Who Were the Hooligans?
Immediately after Mother left her body in 1973, Navajata appointed himself chairman of the SAS, and soon began asserting his control over Auroville. Most of the residents were then from Europe and the USA, people of diverse origins and aspirations generally driven by a deep dissatisfaction with Western ways of life. Once it became clear that Navajata was projecting himself as the head of Auroville, a few Aurovilians began protesting: if “Auroville belongs to nobody in particular; Auroville belongs to humanity as a whole,” as its Charter (composed by Mother) proclaims, how could anyone claim absolute control over it?
Navajata was confident he could stifle those early protests through a multi-pronged strategy: on the one hand he got pliant journalists to conduct in the Indian press a smear campaign against the “foreigners”; they were portrayed as hippies, drug addicts, debauchees, anti-Indian, and so on. On the other hand, he started holding back funds raised in the name of Auroville by “his” SAS, exerting a not-so-subtle financial blackmail. Besides, the SAS being the official guarantor for foreign Aurovilians vis-à-vis the Indian government as far as their visas were concerned, this provided another most effective avenue for arm-twisting. Indeed, from 1975 onward and at regular intervals, Navajata got the visas of a few “ringleaders” cancelled and quit notices issued; a few were deported. It took the personal intervention of friends of Auroville such as Sir C.P.N. Singh and J.R.D. Tata to get such measures annulled. This naturally led many more Aurovilians to rebel against such browbeating and work towards Auroville’s liberation from the SAS’s clutches. In 1976, a few of them took over a small house which Navajata pretended to keep in Auroville but hardly ever used (it was more like a “hut”, as we called those small thatched-roof units with only low walls). Navajata reacted fiercely, bribing the local police (and later, the courts) to arrest a group of Aurovilians (over forty of them at some point), and cancelling more visas. He also got a few local goondas hired to assault Aurovilians, several of whom were hospitalized as a result.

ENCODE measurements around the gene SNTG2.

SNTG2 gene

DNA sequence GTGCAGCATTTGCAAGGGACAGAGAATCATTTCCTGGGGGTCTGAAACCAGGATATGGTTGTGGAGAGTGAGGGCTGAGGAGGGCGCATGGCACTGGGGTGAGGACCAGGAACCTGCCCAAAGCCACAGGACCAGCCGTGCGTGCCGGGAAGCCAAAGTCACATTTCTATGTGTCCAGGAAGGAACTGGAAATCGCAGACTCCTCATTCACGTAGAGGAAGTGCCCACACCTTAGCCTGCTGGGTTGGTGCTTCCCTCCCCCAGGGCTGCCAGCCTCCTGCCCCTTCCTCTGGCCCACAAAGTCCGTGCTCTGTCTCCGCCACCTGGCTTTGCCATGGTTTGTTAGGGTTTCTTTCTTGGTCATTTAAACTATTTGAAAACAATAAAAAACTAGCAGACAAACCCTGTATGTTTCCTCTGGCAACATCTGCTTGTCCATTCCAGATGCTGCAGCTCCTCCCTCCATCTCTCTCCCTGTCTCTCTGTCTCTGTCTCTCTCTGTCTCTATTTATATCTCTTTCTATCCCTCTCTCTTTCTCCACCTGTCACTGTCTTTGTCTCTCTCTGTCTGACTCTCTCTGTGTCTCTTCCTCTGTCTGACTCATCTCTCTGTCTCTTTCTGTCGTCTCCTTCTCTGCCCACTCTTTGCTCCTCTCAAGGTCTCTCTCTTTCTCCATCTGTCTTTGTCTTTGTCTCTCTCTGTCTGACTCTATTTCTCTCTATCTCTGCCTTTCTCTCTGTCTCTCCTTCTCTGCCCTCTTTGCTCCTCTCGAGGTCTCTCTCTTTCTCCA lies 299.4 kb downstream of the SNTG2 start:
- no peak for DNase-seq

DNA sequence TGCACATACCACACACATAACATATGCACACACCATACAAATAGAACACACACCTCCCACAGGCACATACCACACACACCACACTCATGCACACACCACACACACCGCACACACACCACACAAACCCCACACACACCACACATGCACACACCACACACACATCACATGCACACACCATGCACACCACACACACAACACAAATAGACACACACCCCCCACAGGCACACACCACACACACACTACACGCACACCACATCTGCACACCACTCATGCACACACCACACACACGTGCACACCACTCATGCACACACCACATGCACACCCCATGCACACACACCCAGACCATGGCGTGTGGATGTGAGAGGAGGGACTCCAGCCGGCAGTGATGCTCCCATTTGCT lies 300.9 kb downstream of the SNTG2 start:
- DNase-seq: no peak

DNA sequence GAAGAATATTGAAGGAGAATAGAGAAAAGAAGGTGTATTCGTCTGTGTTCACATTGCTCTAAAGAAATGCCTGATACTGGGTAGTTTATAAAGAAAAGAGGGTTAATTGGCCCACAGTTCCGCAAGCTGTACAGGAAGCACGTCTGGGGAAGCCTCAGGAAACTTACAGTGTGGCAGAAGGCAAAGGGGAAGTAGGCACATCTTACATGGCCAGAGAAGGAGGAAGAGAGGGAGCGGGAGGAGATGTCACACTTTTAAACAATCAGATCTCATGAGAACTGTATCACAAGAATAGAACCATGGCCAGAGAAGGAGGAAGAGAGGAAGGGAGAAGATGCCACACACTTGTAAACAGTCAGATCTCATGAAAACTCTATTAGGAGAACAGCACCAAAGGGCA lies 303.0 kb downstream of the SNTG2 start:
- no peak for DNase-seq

All these facts were faithfully recorded and documented, with detailed reports sent to the Government at regular intervals; briefs, fact sheets and press releases were also issued, although the press rarely took any notice of them. Instead, the media campaign demonizing the “foreigners” went on in full swing in dailies and magazines. Were they “hooligans”? Some did have rather rough or loose characters; a few lacked honesty or transparency in their dealings with the rest of the community — altogether, nothing very unusual for a sampling of humanity. But nearly all worked hard on Auroville’s harsh landscape of endless expanses of red laterite, planting trees, digging ponds, controlling the erosion to prevent top soil from melting away into the ravines, producing millets, vegetables and fruits to feed a community starved of funds, and sometimes starved of food, hammering at iron bars in workshops, experimenting with windmills (among the very first to do so in India), organic farming or eco-friendly constructions, running cottage industries that were slowly but surely bringing some prosperity to nearby villages, or quietly doing onerous community service day after day. As one of the “hooligans,” I found many of them to be fine human specimens with a sincere aspiration for change; if genuineness were to be used as a criterion, they and their would-be master stood nearly at opposite ends of the scale.